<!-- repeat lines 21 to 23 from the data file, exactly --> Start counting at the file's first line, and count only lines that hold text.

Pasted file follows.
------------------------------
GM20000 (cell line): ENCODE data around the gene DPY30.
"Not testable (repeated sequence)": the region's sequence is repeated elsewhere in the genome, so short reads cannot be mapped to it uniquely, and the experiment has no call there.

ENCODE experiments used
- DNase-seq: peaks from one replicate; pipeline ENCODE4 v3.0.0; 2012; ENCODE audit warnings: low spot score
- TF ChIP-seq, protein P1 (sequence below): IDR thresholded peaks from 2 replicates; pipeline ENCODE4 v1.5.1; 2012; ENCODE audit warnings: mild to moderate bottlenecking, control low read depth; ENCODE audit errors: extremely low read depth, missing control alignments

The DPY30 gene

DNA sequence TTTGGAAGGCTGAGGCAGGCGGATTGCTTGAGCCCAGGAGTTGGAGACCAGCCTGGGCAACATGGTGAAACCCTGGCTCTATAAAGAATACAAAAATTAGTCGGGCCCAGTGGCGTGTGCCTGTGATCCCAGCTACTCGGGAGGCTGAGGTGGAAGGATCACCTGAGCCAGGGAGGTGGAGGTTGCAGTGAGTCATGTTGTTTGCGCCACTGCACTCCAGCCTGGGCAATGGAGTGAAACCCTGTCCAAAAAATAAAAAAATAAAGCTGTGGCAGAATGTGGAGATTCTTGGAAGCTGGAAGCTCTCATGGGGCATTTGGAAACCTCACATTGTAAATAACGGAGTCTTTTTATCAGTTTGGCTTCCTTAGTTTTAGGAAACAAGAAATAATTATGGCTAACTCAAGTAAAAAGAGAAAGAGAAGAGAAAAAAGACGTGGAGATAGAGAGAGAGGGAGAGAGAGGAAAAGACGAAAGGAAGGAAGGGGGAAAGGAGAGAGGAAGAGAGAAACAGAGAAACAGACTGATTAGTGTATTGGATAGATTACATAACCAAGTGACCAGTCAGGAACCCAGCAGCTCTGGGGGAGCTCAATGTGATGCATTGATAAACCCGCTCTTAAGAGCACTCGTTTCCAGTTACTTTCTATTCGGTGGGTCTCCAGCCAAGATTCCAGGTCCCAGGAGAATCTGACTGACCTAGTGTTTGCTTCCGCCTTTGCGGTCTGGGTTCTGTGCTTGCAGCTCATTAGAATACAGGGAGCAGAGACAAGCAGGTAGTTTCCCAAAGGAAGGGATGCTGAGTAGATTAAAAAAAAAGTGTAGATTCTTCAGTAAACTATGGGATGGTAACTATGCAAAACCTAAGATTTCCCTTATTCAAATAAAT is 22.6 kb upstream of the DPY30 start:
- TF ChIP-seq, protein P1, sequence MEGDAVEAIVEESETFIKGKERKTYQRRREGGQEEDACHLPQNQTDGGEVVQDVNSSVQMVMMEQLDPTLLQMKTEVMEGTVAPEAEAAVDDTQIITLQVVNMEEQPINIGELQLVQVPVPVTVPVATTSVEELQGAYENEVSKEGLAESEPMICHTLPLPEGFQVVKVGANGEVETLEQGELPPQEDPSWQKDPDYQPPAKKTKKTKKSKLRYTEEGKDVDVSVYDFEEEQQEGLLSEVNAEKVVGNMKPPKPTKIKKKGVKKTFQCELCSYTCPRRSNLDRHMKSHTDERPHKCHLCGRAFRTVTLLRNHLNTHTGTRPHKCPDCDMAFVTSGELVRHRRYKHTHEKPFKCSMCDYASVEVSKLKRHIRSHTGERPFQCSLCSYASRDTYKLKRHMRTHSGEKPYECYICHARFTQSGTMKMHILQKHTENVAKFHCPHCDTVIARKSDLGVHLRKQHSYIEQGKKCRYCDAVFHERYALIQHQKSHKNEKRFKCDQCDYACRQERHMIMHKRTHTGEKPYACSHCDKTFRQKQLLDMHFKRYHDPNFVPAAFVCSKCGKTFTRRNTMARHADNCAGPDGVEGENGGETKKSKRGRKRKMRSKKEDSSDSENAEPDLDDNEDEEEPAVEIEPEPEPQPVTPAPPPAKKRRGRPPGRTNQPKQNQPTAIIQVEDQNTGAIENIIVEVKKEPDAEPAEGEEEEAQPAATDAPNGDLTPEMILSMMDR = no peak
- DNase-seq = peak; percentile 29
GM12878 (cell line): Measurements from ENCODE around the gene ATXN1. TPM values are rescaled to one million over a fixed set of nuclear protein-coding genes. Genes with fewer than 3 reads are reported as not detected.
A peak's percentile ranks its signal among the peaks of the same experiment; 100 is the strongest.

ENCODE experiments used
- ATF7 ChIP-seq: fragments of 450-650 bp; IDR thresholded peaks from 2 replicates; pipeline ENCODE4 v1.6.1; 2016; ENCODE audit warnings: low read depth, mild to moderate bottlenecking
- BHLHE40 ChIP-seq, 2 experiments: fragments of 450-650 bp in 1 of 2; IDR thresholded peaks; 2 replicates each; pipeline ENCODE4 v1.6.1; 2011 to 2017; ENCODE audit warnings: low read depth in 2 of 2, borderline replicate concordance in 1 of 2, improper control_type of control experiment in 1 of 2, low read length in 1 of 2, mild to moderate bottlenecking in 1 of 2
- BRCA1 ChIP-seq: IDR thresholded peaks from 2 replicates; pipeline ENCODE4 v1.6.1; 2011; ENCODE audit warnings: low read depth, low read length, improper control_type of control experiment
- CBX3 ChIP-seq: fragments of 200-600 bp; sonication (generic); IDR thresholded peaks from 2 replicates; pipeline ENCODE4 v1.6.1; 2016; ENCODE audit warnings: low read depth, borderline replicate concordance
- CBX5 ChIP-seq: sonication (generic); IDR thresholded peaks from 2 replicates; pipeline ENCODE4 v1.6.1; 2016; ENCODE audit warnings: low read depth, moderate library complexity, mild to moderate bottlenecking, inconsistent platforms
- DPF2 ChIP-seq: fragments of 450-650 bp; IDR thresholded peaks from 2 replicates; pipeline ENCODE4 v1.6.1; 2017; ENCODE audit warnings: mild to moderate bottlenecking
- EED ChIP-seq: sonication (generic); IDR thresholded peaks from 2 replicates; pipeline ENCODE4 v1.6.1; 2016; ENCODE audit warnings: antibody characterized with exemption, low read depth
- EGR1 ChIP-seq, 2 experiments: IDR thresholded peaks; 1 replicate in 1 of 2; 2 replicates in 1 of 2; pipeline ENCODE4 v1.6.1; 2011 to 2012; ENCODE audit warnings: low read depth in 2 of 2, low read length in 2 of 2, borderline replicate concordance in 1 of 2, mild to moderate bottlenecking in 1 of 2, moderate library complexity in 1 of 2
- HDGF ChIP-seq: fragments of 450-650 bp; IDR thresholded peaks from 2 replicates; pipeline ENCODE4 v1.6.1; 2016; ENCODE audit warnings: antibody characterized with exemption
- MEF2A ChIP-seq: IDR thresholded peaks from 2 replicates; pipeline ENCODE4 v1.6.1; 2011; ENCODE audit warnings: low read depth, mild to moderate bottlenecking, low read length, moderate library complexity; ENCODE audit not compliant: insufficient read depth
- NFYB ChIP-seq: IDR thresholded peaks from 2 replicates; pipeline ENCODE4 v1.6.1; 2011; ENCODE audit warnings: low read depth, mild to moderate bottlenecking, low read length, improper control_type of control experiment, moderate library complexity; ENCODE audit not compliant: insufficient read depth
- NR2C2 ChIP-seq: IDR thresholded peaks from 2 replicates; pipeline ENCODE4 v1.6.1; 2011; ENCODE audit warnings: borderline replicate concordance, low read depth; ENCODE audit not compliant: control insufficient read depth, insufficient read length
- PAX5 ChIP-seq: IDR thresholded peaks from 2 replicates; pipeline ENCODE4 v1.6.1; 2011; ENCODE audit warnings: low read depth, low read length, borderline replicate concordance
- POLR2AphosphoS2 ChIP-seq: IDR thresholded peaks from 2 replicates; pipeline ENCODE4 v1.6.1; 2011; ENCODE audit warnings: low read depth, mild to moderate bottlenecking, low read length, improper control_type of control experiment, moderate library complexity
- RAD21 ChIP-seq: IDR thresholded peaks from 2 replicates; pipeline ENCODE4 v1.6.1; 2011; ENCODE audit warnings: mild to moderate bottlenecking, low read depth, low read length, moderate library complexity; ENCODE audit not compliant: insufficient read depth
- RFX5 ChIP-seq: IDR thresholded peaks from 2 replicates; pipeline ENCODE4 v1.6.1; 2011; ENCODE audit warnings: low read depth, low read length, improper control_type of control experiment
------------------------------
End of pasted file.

- HDGF ChIP-seq: fragments of 450-650 bp; IDR thresholded peaks from 2 replicates; pipeline ENCODE4 v1.6.1; 2016; ENCODE audit warnings: antibody characterized with exemption
- MEF2A ChIP-seq: IDR thresholded peaks from 2 replicates; pipeline ENCODE4 v1.6.1; 2011; ENCODE audit warnings: low read depth, mild to moderate bottlenecking, low read length, moderate library complexity; ENCODE audit not compliant: insufficient read depth
- NFYB ChIP-seq: IDR thresholded peaks from 2 replicates; pipeline ENCODE4 v1.6.1; 2011; ENCODE audit warnings: low read depth, mild to moderate bottlenecking, low read length, improper control_type of control experiment, moderate library complexity; ENCODE audit not compliant: insufficient read depth